This also lends credence to the importance of telling our own stories and history. The mainstream has always done a great job of making people think that the thing that’s popular was first and the true innovator when in actuality the thing that gets popular is the thing that’s been gestating for years before they paid attention. Rappers’ Delight is known as the first rap song but that’s not the case at all. It’s not even the first recorded rap song and rap was being done in the streets for years before that song came to the surface. But let the history books by those on the outside tell it and we’ve got a clear case of whitewashing, negating the efforts of those who came before. Hell, some writer even had the unmitigated GALL recently to write a whole (without) think(ing) piece about how Drake made the sing/rap hybrid popular not even realizing that Phonte of Little Brother, Lauryn Hill, Cee-Lo, Wyclef, and MANY others were popular with that style literal decades before Drake was in a wheelchair on Degrassi. This is why we don’t respect their award shows for saying who’s the best because Jimi Hendrix, Bob Marley, Nas, and Brian McKnight still don’t have Grammy awards; Angela Bassett, Don Cheadle and Samuel L. Jackson still don’t have Oscars and…..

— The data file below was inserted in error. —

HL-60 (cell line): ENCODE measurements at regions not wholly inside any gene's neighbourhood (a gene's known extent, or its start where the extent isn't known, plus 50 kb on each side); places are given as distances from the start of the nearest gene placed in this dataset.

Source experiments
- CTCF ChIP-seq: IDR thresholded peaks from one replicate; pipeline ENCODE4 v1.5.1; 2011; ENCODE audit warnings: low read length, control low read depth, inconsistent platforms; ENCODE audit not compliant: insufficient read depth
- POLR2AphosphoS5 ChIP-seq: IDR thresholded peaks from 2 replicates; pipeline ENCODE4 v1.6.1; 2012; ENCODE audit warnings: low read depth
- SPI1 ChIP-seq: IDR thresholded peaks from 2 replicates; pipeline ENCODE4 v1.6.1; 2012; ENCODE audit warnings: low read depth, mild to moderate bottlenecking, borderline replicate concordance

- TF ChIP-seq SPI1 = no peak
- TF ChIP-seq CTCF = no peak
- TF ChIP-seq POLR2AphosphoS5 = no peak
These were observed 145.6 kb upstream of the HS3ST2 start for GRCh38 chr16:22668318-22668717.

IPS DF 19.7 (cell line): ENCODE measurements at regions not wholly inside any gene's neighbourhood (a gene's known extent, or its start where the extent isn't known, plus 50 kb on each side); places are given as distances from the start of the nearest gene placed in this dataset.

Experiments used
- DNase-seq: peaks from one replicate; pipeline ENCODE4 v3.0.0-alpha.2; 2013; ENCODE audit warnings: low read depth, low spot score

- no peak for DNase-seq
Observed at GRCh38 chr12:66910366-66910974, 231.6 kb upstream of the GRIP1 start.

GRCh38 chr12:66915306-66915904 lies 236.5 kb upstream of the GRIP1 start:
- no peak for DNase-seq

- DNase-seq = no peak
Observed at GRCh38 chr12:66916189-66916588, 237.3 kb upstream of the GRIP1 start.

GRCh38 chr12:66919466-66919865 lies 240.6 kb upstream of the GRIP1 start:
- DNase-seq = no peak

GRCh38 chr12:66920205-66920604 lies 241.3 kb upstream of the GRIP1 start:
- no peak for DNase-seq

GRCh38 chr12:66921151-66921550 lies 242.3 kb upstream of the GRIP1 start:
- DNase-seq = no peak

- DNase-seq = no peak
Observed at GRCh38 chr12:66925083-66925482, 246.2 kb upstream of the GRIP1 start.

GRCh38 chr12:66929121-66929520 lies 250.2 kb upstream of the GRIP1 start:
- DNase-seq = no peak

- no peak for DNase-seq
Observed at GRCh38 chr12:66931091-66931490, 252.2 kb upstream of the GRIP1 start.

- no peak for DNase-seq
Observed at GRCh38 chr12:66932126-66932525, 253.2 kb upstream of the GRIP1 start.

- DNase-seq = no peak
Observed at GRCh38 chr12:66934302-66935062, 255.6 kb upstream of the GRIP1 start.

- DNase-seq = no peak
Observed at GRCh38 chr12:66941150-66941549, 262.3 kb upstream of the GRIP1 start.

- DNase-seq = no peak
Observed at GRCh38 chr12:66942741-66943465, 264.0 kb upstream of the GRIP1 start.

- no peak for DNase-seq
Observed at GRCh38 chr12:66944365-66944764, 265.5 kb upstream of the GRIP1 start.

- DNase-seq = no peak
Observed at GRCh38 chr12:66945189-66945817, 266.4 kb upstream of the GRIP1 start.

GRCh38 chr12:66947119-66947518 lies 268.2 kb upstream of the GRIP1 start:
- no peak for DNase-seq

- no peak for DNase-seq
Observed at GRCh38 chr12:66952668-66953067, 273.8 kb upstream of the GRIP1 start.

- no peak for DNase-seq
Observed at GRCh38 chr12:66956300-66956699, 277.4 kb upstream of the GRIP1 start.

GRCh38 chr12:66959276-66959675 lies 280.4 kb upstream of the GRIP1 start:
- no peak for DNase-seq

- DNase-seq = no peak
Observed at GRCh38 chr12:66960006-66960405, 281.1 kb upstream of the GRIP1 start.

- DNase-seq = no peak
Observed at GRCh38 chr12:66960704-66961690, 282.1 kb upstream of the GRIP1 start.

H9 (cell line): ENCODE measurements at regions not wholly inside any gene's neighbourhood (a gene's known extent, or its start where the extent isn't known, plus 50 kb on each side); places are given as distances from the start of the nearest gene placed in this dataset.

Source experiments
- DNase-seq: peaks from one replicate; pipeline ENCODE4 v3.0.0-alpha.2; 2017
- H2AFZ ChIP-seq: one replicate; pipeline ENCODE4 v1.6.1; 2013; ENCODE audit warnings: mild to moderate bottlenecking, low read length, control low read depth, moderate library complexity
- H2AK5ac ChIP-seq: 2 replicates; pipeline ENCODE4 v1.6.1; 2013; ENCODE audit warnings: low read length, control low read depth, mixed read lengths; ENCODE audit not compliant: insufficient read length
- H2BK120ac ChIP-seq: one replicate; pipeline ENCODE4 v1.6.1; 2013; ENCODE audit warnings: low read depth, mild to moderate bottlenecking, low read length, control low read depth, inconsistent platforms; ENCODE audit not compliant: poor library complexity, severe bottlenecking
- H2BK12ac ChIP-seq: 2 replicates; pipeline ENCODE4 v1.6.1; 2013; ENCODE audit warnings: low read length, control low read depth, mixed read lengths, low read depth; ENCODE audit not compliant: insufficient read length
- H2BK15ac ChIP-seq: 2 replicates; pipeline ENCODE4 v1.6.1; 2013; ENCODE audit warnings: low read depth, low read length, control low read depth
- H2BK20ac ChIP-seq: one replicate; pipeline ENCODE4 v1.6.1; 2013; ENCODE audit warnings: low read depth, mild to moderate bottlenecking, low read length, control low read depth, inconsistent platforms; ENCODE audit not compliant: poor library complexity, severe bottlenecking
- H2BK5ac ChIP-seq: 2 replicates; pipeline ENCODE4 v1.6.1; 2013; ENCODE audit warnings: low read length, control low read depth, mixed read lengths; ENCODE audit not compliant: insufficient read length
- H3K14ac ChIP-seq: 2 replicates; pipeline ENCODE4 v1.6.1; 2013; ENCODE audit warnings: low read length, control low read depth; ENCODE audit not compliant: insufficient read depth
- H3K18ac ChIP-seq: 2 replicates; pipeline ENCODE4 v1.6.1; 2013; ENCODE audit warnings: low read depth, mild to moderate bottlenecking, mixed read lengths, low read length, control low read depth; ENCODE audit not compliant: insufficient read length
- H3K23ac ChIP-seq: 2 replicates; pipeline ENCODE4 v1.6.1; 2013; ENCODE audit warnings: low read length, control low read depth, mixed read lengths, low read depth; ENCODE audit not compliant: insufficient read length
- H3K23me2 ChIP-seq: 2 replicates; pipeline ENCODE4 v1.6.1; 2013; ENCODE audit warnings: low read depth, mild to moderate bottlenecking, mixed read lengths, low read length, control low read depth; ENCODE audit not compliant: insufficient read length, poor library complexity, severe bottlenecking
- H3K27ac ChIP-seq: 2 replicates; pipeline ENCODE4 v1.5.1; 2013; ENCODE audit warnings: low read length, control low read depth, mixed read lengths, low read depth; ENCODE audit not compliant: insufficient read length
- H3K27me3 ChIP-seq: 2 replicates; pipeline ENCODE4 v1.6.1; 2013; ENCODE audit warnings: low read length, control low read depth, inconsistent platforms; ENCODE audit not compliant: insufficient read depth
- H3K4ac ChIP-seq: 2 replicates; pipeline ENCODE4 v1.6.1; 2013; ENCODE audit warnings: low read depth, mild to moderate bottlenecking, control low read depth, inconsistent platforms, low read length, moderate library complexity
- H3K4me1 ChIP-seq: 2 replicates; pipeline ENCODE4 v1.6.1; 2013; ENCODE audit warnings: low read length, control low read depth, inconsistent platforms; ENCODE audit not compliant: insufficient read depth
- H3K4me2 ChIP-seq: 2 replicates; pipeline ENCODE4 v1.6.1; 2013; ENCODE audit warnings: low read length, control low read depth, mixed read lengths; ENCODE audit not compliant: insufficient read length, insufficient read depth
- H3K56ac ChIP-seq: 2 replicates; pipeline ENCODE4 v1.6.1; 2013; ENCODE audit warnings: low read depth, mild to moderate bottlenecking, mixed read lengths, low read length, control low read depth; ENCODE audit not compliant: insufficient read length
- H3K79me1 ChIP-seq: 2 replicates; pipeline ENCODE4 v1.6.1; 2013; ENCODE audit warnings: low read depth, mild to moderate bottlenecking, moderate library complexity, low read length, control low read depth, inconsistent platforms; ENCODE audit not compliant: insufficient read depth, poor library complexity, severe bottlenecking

And instead of asking for entry into their circles, we created our own. No longer relegated to the unknown, WE know exactly who we are and we’re not ashamed of that at all. We’re not racist for celebrating ourselves, we’re just not going to go unappreciated waiting for accolades from those that don’t know we’re here until they want a new thing to appropriate. We’re here being famous amongst ourselves and not really caring if you invite us to the party. We didn’t decide to sit at our own table, you pushed us out of your schools so we made our own and now there are LOTS of tables for us to sit at, not just the leftovers. A toast to the Blackfamous as you’ll always be famous to the ones that care for you the most.